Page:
John B. Keane in The Limerick Leader

MOST of our English teachers warned us at one time or another of the folly arising from the use of a big word where a small one would do just as well, and a few weeks ago we dealt in-depth, with this aspect of communications as indeed we do and have done with all manner of subjects.

But be this as it may, there was nothing so deflating to an ignoramus or bostoon or a common thug as a barrage of well-timed, well-spaced, multi-syllabic tongue-twisters.

Backward and suspicious folk, unversed in the subtleties and sonorousness of sublime expression, have a healthy respect for the man who has words at will and will give him a wide berth for fear of invoking his wrath.

In fact, there are many sensible country people who would much prefer a lick of a naked fist.

The worst a belt of this nature can do is give you a black eye or a broken jaw, either of which can be cured easily and forgotten about altogether in the course of time.

Not so with a nicely mounted cluster of sharp, scintillating words.

These can leave scars and sores that will not heal for a genesis of generations.


How many will disagree that an absurd soubriquet has twice the punishing powers of a comprehensive physical beating?

The old Gaelic chieftains had a greater fear of satire and ridicule than of sworn enemies out for a man’s blood.

At least you could build castles against your enemies buy against the invective of a disgruntled bard. There was no defence whatsoever, and even if you cut off his head before he got started one of his brotherhood was sure to lambast you with a lacerating and lineage-defiling displode which was sure to be remembered unto the third and even the fourth generation.

Anything was preferable to the poet’s curse or the wit’s tag, and if ’twas the last fork of mate in the house itself, it was wiser to part with it rather than risk the wrath of a half-starving poetaster.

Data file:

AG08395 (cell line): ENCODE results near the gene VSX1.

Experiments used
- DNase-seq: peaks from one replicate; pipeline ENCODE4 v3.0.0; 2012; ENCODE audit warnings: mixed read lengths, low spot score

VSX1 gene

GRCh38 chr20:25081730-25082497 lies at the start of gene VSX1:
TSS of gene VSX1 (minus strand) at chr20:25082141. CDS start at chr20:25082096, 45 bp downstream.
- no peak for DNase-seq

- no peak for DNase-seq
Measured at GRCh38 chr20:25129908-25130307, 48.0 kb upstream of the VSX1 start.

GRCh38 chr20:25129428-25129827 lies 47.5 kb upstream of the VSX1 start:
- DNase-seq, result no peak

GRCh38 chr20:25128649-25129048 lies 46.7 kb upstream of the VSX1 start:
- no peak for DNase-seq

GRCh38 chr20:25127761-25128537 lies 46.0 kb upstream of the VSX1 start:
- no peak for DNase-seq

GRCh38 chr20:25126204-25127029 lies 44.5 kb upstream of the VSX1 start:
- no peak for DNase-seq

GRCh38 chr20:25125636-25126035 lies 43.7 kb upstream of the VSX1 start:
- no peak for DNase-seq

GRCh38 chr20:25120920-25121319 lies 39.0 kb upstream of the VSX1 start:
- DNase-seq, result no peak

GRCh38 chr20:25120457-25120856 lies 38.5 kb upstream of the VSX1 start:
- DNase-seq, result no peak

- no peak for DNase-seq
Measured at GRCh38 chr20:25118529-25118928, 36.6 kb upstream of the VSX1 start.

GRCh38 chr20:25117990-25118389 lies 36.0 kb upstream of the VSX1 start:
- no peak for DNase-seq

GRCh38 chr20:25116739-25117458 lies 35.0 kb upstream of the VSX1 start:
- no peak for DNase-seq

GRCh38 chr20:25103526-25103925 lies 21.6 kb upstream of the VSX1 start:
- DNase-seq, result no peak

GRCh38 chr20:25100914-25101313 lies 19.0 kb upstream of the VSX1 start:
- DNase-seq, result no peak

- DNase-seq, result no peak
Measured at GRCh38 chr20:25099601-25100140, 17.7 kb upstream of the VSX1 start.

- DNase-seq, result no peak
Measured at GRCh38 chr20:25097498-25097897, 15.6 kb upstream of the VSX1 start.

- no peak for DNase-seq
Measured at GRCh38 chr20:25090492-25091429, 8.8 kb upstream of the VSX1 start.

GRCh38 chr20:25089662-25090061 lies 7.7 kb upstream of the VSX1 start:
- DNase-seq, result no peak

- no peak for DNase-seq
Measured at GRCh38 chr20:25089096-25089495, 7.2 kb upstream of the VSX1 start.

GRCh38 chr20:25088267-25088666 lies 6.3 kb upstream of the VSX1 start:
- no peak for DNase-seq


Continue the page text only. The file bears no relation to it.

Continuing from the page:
Worse still, of course, was to be fettered by a mouthful of words which the benighted victim would have no hope of understanding.

Bad as he is, than the devil one does not know, and what an ordeal to have to through the world like a dog with a canister tie to its tail.

There are others, of course, notably schoolboys, who have no fear whatsoever of the spoken word when delivered by a disgruntled teacher.

The longer the tirade, the less likelihood of physical punishment.

The maxim here was:

“Sticks and stones may break my bones

But words will never hurt me.”


RTE Newsroom 1968

Photo from Rte Archives


They’re Building a Wall

Where?  Beside Áras an Phiarsaigh, Listowel

Why? I have no idea


Lyreacrompane 1970

Photo from Facebook


Any Henrys or Brosnihans out there?

My name is Jan Allen and I live in Australia. I have been researching my ancestory. Your website has interested me as I know I have ancestors in your area. 

My great-grandmother, Mary Henry, was born in Listowel in 1855 and I know that her parents’ names were Michael Henry and Mary Brosnihan. I have found her baptismal date but have not been able to find her parents’ marriage date or their birth dates. Ballygologue was referenced in her baptismal record. 

I have been scanning through all the records I have access to but there seems to be some missing records – I have not been able to find any information about the Brosnihans or the Henrys. I am assuming that they lived in the County of Listowel as Mary was born there. 

In 2010 my husband and I travelled through the Republic of Ireland but at that time, I had not done any research into my ancestry. Since my mother passed away in 2018, I have become very interested in her family history.  The other side of her family (Foley) were born in Edenderry, Ireland.

You have indicated that you are interested in connecting with people related to the area, although my connection may be quite remote. My great grandparents were both born in Ireland, travelling to Australia, then marrying in Cooktown, Queensland. 

Yours faithfully,

Jan Allen (formerly Matthews)